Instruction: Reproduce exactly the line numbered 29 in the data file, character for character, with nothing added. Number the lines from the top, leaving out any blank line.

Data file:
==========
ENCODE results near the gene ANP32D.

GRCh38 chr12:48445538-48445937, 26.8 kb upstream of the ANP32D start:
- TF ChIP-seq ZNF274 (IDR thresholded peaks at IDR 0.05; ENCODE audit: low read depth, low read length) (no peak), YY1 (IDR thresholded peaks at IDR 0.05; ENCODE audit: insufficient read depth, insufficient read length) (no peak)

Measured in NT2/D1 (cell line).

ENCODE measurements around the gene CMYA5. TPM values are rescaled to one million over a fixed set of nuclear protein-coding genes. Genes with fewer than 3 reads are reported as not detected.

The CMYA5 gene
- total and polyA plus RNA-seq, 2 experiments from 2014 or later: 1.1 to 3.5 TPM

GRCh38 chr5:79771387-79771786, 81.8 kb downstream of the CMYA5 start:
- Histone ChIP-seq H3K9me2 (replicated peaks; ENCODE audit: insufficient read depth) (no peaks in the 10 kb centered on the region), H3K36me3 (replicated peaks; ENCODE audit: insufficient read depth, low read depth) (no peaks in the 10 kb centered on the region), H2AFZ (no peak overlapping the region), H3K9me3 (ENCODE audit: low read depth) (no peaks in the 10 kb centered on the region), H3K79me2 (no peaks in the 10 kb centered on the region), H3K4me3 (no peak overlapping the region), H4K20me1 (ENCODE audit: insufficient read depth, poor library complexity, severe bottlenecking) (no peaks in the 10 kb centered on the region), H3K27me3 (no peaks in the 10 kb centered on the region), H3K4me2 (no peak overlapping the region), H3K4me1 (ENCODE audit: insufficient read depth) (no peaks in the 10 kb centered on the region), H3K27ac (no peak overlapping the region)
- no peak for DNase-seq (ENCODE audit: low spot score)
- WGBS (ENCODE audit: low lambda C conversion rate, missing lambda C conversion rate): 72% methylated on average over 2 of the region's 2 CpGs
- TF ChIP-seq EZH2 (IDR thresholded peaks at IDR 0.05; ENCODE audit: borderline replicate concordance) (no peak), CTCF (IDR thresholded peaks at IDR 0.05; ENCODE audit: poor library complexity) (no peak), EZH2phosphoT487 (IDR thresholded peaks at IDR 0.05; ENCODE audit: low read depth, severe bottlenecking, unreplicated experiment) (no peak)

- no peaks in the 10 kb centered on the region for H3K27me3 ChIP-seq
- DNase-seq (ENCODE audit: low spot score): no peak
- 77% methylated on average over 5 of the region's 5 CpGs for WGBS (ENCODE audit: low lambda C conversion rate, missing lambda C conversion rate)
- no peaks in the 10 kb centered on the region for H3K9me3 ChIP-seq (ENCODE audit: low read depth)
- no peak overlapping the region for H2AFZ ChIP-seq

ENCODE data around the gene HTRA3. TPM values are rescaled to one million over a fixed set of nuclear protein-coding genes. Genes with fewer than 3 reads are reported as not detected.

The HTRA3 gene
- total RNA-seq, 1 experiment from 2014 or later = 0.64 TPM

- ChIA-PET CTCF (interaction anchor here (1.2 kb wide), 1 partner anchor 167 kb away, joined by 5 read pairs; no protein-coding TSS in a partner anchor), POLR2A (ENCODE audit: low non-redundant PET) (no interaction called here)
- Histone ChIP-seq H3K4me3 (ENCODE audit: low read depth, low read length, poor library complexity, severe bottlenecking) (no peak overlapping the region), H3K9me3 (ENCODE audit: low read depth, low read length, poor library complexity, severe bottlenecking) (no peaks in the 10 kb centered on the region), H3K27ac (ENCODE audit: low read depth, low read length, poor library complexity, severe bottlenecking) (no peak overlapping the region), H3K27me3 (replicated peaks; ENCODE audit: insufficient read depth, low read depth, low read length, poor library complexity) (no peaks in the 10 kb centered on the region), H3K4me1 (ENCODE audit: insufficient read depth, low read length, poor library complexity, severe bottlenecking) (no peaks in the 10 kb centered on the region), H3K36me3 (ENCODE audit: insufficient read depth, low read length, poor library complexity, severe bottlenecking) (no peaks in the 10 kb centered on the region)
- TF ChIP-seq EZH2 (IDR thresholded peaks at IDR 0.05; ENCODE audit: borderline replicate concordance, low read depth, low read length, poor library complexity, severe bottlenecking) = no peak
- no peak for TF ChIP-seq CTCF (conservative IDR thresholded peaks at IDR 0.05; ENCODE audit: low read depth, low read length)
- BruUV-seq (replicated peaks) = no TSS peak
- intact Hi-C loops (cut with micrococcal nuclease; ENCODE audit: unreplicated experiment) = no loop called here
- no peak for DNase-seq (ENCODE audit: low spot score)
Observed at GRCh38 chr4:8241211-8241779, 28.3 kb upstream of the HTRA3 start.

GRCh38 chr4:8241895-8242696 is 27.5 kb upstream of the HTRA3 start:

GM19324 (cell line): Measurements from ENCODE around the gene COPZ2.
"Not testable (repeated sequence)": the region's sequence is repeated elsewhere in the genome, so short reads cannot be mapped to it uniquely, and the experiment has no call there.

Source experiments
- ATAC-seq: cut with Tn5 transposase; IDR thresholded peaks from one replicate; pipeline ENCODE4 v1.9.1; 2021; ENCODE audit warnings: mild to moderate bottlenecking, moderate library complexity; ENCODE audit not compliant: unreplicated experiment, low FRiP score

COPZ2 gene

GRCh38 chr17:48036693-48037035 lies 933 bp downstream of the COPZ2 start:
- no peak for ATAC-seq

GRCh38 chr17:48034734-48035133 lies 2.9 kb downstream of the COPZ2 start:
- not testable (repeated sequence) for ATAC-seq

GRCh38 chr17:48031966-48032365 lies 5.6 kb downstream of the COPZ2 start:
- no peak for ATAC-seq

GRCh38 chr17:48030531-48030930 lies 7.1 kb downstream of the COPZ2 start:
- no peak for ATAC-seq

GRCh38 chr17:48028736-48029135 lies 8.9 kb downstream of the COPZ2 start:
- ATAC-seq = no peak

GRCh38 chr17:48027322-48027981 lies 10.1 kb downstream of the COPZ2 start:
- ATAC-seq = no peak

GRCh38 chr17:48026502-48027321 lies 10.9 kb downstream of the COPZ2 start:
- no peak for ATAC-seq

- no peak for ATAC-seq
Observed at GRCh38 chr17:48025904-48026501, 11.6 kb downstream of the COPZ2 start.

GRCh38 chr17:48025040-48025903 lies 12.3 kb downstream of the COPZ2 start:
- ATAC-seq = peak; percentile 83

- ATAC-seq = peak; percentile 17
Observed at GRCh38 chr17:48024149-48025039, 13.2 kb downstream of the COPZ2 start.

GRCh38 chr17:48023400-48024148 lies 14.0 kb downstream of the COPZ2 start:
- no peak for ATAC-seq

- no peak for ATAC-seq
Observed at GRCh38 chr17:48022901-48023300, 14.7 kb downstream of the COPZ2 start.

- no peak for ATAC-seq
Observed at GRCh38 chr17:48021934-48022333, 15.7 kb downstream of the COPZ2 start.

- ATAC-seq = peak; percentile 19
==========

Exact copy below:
GRCh38 chr4:8241895-8242696 is 27.5 kb upstream of the HTRA3 start: